Canopy, the accounting practice management software

Larry Furr, Chief Product Officer at Canopy, joins Andrew Lassise to talk about accounting practice management software and specifically Canopy. You can listen to the episode below, watch the video or read the article, which is based on the interview.

Who is Larry Furr, Chief Product Officer at Canopy?

Larry has been building cloud-based software for over a decade and joined Canopy in 2019 to help the company get “to the next level.”

“What gets me up in the morning is to build software that delights your customers,” Larry said. “Software that makes their lives easier, empowers them and I saw with Canopy a real opportunity to do that.”

Larry has worked in a number of industries, which he says helps him find ways to create better accounting practice management software.

What is Canopy?

Canopy is a practice management software solution in the accounting space and has been around since 2014. “We build software for accountants that gives them more time doing the things they love,” Larry said. “Working with customers, advising them and spending less time doing tedious, repetitive busy work.”

Read next: Why your accounting firm should be in the cloud

People see Canopy as a Swiss Army knife solution, can take the place of other software tools and allows companies to bundle their software. Canopy is a:

  • CRM
  • document-management system
  • workflow and task-management system
  • time-tracking system
  • billing system
  • system that can be used with your accounting firm’s customers as well

“Everything is integrated and works together,” Larry told Andrew. “You can get all that under Canopy where it works seamlessly.”


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How does Canopy software evolve?

Larry explained that the team spends hours each week listening to customers about their needs, problems that need to be solved and wishes about software updates. Identifying bottle necks can be helpful as well.

From there, the product map evolves and updates are made based on where accounting firms need help.

Canopy staff also has worked on-site with customers pre-COVID to learn how accountants work and how the software can help them do that more efficiently.

“You learn so much when you go on-site and see how people work,” Larry said. “You get an appreciation of what can be a hectic and frantic workday for CPAs. All of that input we then use to map out what we are going to build.”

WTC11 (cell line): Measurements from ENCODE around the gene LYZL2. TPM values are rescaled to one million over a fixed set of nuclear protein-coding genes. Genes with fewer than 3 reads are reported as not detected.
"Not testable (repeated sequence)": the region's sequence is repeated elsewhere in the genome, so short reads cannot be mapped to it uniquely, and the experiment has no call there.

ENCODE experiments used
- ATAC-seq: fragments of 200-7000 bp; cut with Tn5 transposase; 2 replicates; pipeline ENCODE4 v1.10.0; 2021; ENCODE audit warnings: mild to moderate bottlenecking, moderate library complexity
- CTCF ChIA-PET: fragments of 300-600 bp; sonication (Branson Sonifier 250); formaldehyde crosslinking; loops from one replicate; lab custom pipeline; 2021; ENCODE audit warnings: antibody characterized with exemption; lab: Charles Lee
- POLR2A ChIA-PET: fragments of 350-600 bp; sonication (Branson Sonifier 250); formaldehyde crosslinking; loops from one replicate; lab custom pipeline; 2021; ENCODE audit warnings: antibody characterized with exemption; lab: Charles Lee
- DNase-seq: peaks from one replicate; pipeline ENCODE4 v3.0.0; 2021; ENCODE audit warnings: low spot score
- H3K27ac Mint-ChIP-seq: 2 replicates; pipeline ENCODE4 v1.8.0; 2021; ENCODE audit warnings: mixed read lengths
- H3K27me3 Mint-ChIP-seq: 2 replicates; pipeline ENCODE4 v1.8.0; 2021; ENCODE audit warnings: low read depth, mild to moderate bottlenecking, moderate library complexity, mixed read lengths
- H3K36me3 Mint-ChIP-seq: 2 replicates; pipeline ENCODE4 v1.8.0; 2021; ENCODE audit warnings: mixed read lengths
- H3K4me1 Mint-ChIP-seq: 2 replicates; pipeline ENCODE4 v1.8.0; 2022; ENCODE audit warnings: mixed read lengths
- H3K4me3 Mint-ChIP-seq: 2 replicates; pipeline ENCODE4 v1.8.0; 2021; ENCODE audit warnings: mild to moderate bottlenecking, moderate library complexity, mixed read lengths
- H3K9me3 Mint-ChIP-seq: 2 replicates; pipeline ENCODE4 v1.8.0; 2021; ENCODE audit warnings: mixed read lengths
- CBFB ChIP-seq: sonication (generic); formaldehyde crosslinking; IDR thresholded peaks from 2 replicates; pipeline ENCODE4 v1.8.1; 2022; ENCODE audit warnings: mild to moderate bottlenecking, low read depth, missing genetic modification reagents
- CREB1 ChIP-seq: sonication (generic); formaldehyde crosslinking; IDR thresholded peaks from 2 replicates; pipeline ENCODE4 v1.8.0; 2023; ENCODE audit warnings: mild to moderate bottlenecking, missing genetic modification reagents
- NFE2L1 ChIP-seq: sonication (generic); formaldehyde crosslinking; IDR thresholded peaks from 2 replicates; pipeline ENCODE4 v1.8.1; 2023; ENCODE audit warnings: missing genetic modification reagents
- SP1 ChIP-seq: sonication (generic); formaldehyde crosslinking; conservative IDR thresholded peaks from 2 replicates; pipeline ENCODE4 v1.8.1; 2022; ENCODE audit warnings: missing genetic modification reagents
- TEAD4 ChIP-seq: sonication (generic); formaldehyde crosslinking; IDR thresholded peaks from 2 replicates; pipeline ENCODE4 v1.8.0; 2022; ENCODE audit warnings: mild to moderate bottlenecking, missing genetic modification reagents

Canopy has also set up a Facebook Group for its users to allow the community to learn from each other.

“It helps us be plugged in with our end users,” Larry said. “They are quick to tell us what they don’t like and I prefer that. That way we know what areas we need to work on.”

Andrew shared that Rush does an immediate survey with customers after a support call was completed. That’s a good way to get feedback as well on what we can do better.

“One of the tricks is to listen to your customers and work on their lists and not your list,” Larry added. “That’s a trap technology leaders can fall into.”

Sometimes that means creating features that aren’t traditional or natural for cloud companies. For example, Larry mentioned the “print to” feature where accountants basically move content from one program to another through the printing function. That wasn’t available in Canopy initially but was then added due to customer demand and need.

This feature has also helped clients migrate documents from one service into Canopy.

The power of integration

Another solution accountants look for is integration and that’s what Larry and his team are focusing on now.

“Is Canopy going to build a bookkeeping solution? Not anytime soon if ever,” he said. “But that doesn’t mean we can’t play nice with bookkeeping software that is out there.” That includes launching a public API for Canopy.

“My vision is to build this partner ecosystem where Canopy can plug and play with a lot of different solutions,” Larry said. “We started that with Zapier … which sends zaps between your products. Ultimately we want to integrate with bookkeeping software and tax preparation software and other things that people use. That’s another way to delight customers.”

Integrating with the most popular tools customers use already makes sense and is customer-focused, Larry explained.

The reluctance to change

We discussed at length in our cloud accounting article that some people are reluctant to change, but some changes – like two-factor authentication – are necessary to not fall victim to a data breach. Other changes make processes simpler.

Read next: 2FA for Accounting Firms – is it necessary?

People do gravitate toward what they are familiar with, Andrew added.

“There are so many different ways to do things better,” Larry added. “CPAs are a particular group of folks who haven’t embraced cloud technology like other industries have. So there’s an opportunity to come in and say ‘there’s a better way to do this’.”